371. two-headed boy

Neutral Milk Hotel‘s 1999 album, In The Aeroplane Over The Sea gets a special nod here for giving us the most recent selections on the list. Though it should be noted that the entire decade of the 1990s is rather woefully neglected mainly because Philip Random had mostly stopped buying new vinyl by then. “CDs were the thing at first, and then mp3s. But something about In The Aeroplane Over The Sea – I just had to have it in full twelve-inch form. And not just for the cover, though it’s a hell of a cover. Nah, it just didn’t feel right unless I was getting some vinyl hiss and ticks, like a throwback to those times when the blemishes mattered. The blemishes always matter, which main Neutral Milkman Jeff Mangum makes clear every time he opens his mouth and thus his soul, young man with a whole new way of turning breath to voice. And the whole album’s strong. Not an unnecessary moment. Including the few seconds it takes to flip it over between sides.”

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908. can you dig my vibrations?

In which Doug Sahm (aka Sir Douglas Quintet) finds himself in barely post Summer of Love (and madness) Haight-Ashbury (while fleeing a Texas drug bust) and gets in touch with some pretty serious vibrations. “Serious enough to percolate through the decades and finally find me in early winter 1999, stoned on some un-named island, half-seriously wondering if the world was going to end at midnight, New Years Eve. They settled me. The vibrations, that is.” (Philip Random)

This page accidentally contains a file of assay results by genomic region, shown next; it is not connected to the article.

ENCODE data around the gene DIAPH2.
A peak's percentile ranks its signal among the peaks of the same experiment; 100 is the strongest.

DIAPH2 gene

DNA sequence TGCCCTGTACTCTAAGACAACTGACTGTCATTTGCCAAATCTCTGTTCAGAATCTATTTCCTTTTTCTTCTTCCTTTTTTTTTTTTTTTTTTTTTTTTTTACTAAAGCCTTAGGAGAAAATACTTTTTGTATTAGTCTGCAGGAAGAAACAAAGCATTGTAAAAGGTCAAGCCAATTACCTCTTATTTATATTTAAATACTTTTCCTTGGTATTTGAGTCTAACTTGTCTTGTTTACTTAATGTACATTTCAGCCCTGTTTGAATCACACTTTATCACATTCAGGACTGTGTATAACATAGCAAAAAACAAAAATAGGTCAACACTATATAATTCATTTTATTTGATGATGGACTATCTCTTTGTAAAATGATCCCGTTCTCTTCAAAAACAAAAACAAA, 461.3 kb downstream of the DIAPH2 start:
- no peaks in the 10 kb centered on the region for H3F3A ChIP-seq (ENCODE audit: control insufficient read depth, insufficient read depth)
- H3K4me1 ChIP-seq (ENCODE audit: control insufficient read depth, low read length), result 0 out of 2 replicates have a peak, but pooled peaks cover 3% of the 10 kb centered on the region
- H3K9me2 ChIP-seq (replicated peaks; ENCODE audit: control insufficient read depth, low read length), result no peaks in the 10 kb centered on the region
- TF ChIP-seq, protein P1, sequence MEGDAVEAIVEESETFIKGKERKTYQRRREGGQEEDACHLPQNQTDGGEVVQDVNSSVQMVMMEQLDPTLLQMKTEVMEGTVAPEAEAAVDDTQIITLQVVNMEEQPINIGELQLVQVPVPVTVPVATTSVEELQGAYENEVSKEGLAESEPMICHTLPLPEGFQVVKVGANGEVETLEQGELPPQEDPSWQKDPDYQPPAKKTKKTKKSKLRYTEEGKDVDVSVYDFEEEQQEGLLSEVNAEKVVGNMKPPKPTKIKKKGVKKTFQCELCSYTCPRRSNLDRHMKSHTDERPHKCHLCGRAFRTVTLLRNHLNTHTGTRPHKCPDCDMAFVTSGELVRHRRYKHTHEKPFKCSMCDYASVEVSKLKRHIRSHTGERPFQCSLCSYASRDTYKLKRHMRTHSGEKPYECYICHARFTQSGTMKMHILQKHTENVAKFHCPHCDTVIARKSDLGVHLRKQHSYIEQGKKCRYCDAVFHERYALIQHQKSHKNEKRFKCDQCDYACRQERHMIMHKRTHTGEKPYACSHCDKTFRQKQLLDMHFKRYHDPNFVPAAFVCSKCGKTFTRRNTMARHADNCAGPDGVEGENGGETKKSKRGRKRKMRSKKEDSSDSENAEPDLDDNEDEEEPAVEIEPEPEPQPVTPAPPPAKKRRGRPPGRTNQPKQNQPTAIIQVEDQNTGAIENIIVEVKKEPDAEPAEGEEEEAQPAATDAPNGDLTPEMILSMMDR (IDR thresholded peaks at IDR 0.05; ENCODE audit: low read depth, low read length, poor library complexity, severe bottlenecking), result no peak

925-924. Computer Blue + Darling Nikki

“Two in a row from the album (and movie) that finally made Prince a fact, even for white guys from the Canadian suburbs – that album being Purple Rain, of course. Not that I didn’t already think the guy was pretty darned cool in a funky r+b sort of way. You couldn’t hear twenty seconds of 1999 without thinking that. But after Purple Rain, I guess I just wasn’t seeing the colour anymore (other than purple). After Purple Rain, I realized this guy was the closest the 80s would ever get to having its own Bowie, or Beatles even. I’d crossed over, drank the paisley purple koolaid, seen God (or something similar). Every song on the album deserves to be hailed, and heard. But you probably have already heard most of them on the radio or whatever. Except maybe Computer Blue and Darling Nikki (the raunchy duo that brought Side One to a dramatic conclusion). Needless to say, they .got decent folk all hot and bothered at the time.” (Philip Random)

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